My second visit to India this year took me to 2 remote and rural districts of the state of Uttar Pradesh in the country’s north. As I travelled out to Mathura on a dry, hot and dusty day I found myself gazing out the window in search of intricacies associated with the local terrain. I was in short, attempting to idle my time away by people watching which is an activity that I very much enjoy partaking in, especially when I am travelling. The most striking detail of the surrounding scenery for me was the sheer lack of women that I saw. As each and every street and laneway went by I was being presented with men in many groups embarking on the daily aspects of their lives. I witnessed the haggling over products at local market places, the breakfast ritual of sipping on chai at roadside stands and the daily commute between home and religious meeting place; all undertaken strictly by men. The one question that remained on my mind was where are all the women?
I found the answer to this query not long after I posed it. As we began to enter into the interior part of the villages I spotted dots of colourful saris in the fields where wheat was being produced and cropped. I had to strain my eyes to see pockets of women bent in half conducting the back breaking labour of cultivating these crops. As we drove past I tried to catch the eyes of these women but found the endeavour almost impossible. The women within the fields had their entire faces covered by the material of their saris and were attempting to peer out of a small hole for one eye which they had allocated. I immediately wondered how they were able to see, let alone go about such laborious tasks with this obvious impediment in their way. When I enquired about the reasoning for this strategic placement of material I was met with the answer that, it is seen as culturally inappropriate for women to show their faces outside their household. How utterly impractical I thought…
As we arrived in the village I ventured past a shelter for the local communities animal husbandry activities which we had funded through our project and was led to thatched roof structure where around 50 members of the local community had all gathered. I came to understand that this was a meeting of the local Disabled Peoples Organisation, more commonly referred to as a DPO which was responsible for advocating for the rights of people with disabilities within this community. As commonplace in most remote villages, the men and women present were separated not only by proximity but also by different carpets and mats which were laid out on the floor for them. As is a tradition for me whenever I embark on these visits I attempted to speak with the women of the village and try to connect with their stories. On this occasion, the endeavour was complicated by not being able to see into their eyes and their refusal to speak in the presence of men who were not their family members. I knew I had to change this set up in some way and requested to meet solely with the women in an attempt to discuss the activities that entailed their daily lives. Lucky for me, this technique worked and my life was forever changed by the stories they told and the struggles I heard about.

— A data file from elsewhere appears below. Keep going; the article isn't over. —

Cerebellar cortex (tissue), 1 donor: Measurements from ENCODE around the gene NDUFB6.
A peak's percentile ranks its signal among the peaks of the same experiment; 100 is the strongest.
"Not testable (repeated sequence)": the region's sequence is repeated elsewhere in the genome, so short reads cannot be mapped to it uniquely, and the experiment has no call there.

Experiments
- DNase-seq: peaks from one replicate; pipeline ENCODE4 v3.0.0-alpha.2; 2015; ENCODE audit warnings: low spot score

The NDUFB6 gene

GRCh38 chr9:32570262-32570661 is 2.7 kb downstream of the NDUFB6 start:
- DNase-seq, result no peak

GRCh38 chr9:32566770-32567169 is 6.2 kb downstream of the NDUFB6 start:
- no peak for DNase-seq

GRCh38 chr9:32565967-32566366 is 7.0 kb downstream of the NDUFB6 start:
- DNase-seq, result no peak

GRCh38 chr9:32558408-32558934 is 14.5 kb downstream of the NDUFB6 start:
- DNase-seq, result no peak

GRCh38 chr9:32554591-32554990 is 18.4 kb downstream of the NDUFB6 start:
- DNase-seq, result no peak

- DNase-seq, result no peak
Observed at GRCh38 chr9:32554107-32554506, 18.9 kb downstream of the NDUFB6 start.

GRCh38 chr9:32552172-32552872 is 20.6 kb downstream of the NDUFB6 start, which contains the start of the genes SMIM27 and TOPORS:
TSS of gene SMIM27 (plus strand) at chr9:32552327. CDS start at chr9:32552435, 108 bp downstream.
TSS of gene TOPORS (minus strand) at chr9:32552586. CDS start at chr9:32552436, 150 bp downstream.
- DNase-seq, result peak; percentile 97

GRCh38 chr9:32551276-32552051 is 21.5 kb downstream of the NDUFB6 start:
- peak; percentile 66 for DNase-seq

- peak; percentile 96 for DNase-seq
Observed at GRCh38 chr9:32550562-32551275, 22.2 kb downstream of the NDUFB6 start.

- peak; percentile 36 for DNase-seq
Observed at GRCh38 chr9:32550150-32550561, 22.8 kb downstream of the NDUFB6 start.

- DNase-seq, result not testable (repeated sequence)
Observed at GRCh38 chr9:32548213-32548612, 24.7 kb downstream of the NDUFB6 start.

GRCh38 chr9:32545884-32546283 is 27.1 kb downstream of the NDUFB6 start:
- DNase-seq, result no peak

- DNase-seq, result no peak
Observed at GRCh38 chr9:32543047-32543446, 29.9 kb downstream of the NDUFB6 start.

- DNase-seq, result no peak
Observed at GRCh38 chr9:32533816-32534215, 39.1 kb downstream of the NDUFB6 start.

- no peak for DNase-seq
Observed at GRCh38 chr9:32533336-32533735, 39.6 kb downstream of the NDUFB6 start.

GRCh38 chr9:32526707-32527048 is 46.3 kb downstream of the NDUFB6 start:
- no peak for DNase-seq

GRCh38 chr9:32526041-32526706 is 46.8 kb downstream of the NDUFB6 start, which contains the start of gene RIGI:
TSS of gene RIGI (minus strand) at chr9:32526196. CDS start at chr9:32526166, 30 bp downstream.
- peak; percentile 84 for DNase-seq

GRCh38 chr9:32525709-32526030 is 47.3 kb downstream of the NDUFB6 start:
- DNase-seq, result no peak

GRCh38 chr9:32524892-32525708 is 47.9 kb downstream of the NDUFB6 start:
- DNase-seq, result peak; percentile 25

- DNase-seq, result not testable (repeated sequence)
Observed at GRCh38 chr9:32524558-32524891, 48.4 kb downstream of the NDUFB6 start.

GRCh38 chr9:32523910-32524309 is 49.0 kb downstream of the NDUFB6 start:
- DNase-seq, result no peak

I was completely taken aback at how young the women were who were sitting in front of me. Most had been married at the age of 14 or 15, had their first child at 16 and were permanently disabled at this time due to complexities of child birth and producing children at such a young age within a rural setting. I was interested to learn how many children these women had borne and what proportion of them were girls. The answers were as heartbreaking as they were shocking. It was at this time that the stories of female foeticide and infanticide began pouring out of these women’s mouths. One lady, in a beautiful woven maroon and gold sari spoke through tears of the 2 daughters she had lost as a result of the son preference ritual in this area. Another spoke of how family planning was not a possibility as her husband refused to allow her to stop producing until she had borne him a son. As I sat with these women and listened to their stories, I couldn’t imagine the struggles they went through in an attempt to have a say over their own bodies. Surely this is the most basic human right there is, and yet prior to even reaching adulthood these rights were stripped away from them.
After hours of hearing similar stories from each and every woman present, I wanted to know if our project’s activities had gone any way towards influencing attitudinal change with regards to the plight of women in the village. When I posed the question of what hope these women had for their daughters I didn’t expect the answers I would receive. The women reported that since the project had begun conducting awareness training on rights of the marginalised, the women had managed to stop the practice of child marriage in the community. They had also been successful in lobbying the men of the village to see the importance of educating girls in order to promote more income generating activities for families and households. The women told me of how they hoped that their daughters would become educated and pursue vocations outside of the traditional housewife and mother spectrum.
As I looked into these women’s faces I began to understand what true resilience encapsulates. I saw the determination in their eyes and knew that they would lead the fight for the rights of their daughters, nieces and younger siblings and I walked away with the belief in true sisterhood and what women are capable of achieving when assisted to take charge of their own lives.